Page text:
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##### Computer Graphics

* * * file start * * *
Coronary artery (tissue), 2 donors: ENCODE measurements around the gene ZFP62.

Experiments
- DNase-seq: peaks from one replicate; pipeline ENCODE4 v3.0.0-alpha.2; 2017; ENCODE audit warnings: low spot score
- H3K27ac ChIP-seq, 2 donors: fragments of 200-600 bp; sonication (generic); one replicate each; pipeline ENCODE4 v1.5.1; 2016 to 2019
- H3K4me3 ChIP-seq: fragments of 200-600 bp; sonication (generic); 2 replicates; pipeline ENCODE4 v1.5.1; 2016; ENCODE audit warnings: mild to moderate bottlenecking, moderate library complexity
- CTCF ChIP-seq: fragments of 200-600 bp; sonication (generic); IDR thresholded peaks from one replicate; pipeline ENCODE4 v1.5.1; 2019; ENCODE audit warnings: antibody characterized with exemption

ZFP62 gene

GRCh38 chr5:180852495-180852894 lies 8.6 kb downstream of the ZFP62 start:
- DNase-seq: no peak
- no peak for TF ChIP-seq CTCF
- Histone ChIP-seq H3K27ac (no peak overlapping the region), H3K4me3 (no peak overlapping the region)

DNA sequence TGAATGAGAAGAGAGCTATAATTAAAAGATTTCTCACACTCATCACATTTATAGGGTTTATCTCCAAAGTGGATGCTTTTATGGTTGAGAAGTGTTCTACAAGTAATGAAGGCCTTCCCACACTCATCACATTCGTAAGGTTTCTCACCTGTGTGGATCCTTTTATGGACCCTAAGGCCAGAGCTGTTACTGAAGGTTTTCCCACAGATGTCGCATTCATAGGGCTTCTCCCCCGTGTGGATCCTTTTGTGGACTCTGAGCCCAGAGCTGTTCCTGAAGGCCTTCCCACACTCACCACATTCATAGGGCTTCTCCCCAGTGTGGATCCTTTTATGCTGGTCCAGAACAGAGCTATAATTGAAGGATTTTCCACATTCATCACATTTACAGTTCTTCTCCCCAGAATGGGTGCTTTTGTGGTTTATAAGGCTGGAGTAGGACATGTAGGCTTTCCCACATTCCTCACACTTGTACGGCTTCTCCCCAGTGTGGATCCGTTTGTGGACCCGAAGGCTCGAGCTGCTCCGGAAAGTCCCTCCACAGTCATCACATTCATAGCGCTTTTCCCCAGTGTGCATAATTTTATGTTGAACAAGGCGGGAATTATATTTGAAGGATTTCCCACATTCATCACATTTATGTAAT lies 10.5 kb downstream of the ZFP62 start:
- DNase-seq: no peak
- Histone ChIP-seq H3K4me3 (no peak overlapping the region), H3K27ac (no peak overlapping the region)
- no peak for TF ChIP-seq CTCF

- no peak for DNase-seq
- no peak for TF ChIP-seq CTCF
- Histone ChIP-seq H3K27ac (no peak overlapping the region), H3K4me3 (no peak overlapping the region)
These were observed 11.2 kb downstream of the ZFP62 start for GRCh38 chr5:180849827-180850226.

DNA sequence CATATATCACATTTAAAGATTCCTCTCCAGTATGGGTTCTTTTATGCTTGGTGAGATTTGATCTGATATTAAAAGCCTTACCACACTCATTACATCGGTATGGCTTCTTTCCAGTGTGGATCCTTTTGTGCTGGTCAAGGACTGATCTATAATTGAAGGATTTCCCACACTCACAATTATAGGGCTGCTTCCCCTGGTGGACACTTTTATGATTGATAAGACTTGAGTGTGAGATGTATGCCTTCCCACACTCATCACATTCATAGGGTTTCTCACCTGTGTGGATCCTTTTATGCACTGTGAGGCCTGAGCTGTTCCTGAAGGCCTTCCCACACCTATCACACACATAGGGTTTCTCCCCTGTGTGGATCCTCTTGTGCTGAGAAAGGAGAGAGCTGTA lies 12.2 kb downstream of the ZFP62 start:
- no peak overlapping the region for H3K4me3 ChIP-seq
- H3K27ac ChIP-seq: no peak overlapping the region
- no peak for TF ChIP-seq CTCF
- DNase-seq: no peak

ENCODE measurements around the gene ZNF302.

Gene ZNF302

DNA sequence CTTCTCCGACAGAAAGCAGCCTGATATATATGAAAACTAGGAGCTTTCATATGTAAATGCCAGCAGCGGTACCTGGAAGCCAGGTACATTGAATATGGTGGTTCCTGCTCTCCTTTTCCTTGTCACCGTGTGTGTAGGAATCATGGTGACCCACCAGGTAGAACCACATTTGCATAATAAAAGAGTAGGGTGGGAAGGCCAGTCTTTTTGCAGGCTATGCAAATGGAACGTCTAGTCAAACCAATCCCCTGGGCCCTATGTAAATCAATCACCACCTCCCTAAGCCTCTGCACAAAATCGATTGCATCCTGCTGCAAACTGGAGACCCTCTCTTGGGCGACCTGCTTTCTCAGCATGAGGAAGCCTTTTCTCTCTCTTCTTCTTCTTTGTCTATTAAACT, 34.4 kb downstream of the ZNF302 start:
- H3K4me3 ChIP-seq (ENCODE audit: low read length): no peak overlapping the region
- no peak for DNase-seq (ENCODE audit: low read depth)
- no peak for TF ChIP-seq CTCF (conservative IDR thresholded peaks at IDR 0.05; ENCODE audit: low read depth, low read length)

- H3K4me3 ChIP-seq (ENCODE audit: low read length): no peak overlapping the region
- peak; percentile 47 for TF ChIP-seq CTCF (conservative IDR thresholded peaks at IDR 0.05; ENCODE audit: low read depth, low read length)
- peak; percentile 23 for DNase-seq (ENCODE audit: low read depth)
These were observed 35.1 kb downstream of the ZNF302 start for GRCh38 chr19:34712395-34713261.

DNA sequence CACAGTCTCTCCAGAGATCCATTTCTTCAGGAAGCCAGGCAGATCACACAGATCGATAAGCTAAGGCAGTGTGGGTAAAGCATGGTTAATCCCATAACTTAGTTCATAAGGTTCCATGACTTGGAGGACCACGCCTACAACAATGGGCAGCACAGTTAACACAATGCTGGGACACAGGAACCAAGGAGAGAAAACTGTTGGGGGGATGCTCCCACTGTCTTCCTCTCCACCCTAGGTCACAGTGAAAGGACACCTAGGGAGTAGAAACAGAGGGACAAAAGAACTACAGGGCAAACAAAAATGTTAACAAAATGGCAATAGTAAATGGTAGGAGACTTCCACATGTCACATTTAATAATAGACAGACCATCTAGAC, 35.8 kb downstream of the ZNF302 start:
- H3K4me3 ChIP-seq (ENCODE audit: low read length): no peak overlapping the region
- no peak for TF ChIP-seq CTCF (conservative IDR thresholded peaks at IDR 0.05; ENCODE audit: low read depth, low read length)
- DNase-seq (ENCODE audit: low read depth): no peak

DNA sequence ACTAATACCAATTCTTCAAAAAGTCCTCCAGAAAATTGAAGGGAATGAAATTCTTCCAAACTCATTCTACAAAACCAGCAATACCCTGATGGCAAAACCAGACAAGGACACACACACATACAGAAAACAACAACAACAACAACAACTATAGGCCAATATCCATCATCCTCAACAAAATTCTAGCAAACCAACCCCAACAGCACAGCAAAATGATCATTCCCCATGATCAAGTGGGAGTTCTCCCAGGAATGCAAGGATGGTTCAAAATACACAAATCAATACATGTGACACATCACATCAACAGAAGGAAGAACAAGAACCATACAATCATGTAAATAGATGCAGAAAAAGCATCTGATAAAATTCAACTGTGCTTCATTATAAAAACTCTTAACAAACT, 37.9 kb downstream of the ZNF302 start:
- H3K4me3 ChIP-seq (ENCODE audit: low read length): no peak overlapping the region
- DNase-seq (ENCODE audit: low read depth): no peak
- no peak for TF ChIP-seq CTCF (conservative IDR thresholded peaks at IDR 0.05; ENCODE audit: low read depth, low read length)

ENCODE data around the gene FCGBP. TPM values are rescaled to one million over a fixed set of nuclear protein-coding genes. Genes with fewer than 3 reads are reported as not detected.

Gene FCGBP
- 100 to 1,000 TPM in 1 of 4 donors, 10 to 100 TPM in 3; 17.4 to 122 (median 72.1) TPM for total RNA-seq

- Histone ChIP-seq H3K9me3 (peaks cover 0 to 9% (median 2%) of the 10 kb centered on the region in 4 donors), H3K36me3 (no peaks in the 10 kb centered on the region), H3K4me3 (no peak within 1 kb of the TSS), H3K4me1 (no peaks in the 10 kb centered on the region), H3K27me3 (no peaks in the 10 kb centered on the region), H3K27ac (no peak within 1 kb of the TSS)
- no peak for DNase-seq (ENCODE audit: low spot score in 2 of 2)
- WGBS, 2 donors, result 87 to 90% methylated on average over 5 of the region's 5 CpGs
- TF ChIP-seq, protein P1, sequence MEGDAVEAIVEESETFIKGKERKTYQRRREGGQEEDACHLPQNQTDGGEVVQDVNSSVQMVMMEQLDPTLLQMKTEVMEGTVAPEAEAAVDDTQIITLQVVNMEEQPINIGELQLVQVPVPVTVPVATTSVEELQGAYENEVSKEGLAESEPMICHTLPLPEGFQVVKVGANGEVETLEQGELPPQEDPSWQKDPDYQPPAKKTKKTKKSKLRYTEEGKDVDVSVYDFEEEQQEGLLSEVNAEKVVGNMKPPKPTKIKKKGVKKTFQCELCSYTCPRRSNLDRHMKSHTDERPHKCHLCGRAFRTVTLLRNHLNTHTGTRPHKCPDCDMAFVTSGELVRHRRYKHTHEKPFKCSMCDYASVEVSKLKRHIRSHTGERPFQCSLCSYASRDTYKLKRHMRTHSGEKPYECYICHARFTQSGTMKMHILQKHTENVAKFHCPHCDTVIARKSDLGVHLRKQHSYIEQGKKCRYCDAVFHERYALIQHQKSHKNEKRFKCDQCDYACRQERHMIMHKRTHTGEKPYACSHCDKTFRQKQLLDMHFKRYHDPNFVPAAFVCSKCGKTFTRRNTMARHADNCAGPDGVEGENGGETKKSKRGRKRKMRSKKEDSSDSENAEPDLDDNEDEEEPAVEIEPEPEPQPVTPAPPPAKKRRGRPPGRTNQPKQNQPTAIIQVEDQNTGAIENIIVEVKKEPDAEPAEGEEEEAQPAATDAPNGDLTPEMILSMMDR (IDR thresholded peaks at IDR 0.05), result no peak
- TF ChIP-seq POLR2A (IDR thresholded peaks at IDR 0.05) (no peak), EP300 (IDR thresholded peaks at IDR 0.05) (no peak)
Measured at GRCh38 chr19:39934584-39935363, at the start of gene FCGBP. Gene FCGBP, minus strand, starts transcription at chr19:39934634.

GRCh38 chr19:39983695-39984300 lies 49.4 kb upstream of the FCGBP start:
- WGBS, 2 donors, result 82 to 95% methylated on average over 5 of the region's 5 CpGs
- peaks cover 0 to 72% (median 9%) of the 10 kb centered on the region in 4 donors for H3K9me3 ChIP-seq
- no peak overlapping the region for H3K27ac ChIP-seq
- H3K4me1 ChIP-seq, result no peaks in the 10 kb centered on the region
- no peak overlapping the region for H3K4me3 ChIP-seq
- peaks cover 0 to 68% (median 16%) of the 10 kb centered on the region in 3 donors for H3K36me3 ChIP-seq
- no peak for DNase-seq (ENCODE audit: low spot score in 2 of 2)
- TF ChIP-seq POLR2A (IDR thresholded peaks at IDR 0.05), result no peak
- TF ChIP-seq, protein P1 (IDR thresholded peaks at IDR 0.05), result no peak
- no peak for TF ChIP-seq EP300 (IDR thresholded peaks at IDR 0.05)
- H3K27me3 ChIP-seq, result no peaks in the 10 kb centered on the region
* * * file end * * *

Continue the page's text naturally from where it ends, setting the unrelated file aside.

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**Computer Graphics**3D Transformations**3D Translation**• Remembering 2D transformations -> 3x3 matrices, take a wild guess what happens to 3D transformations. T=(tx, ty, tz)**3D Scale**S=(sx, sy, sz)**3D Rotations**What does a rotation in 3D mean? Q: How do we specify a rotation? R=(rx, ry, rz, ) A: We give a vector to rotate about, and a theta that describes how much we rotate. Q: Since 2D is sort of like a special case of 3D, what is the vector we’ve been rotating about in 2D?**Rotations about the Z axis**What do you think the rotation matrix is for rotations about the z axis? R=(0,0,1,) **Rotations about the X axis**Let’s look at the other axis rotations R=(1,0,0,) **Rotations about the Y axis**R=(0,1,0,) **** Rotations for an arbitrary axis u Steps: 1. Normalize vector u 2. Compute 3. Compute 4. Create rotation matrix**Vector Normalization**• Given a vector v, we want to create a unit vector that has a magnitude of 1 and has the same direction as v. Let’s do an example.**Computing the Rotation Matrix**• 1. Normalize u ( the vector we are rotating around ) • 2. Compute Rx(x) • 3. Compute Ry(y) • 4. Generate Rotation Matrix**Rotations for an arbitrary axis**• Unit vectors are made of direction cosines:**Axis-Angle Rotations in OpenGL**glRotatef( angle, x, y, z);**Euler Angles**More intuitive: represent rotations by 3 angles, one for each axis glRotatef(anglex,1,0,0); glRotatef(angley,0,1,0); glRotatef(anglez,0,0,1); Think: if we have a torus unstranformed at the origin, what will the torus look like if you have anglex=90, angley=90, and anglez=90 Transformed**Gimbal Lock**Rotate around these Initial orientation (x=blue, y=green, z = red) How can we gain altitude here?**Gimbal Lock in OpenGL**What is the problem here? glRotatef(anglex,1,0,0); glRotatef(angley,0,1,0); glRotatef(anglez,0,0,1);**Avoiding Gimbal Lock: Quaternions**• Quaternions represent 3D rotations in 4D using imaginary numbers – a 4-tuple Q = (w,x,y,z) • Convert Angle-axis -> Quaternion • (,x,y,z) -> ( cos( /2), xsin(/2), ysin(/2), zsin(/2) ) • Why quaternions? • No gimbal lock • Smooth interpolation between rotations (for animation)**Quaternions**• Quaternions have rules for multiplication, inversion, etc • See: http://www.j3d.org/matrix_faq/matrfaq_latest.html • Typical usage: • Convert from euler, matrix, or angle-axis • Do rotations • Convert to angle-axis or matrix**What is going on here?**frame1 frame3 frame2**gluLookAt**Orients and positions the “camera” gluLookat( eyex, eyey, eyez, centerx, centery, centerz, upx,upy, upz); eye – the position of the camera in world coordinates center – the camera is pointed at this point up – the direction defined to be up for the camera**u** Cross Products Given two vectors, the cross product returns a vector that is perpendicular to the plane of the two vectors and with magnitude equal to the area of the parallelogram formed by the two vectors.**Let’s Examine the Camera**• If I gave you a world, and said I want to “render” it from another viewpoint, what information do I have to give you? • Position • Which way we are looking • Which way is “up” • Aspect Ratio • Field of View • Near and Far**Camera**View Right View Up View Normal View Direction**Camera**View Up View Right What are the vectors?**Graphics Pipeline So Far**Object Object Coordinates Transformation Object -> World World World Coordinates Projection Xform World -> Projection Normalize Xform & Clipping Projection -> Normalized Camera Projection Coordinates Viewport Normalized Coordinates Viewport Transform Normalized -> Device Screen Device Coordinates**Transformation World->Camera**View Right View Up View Normal View Direction**Transformation World->Camera**View Right = u View Up = V View Direction = -N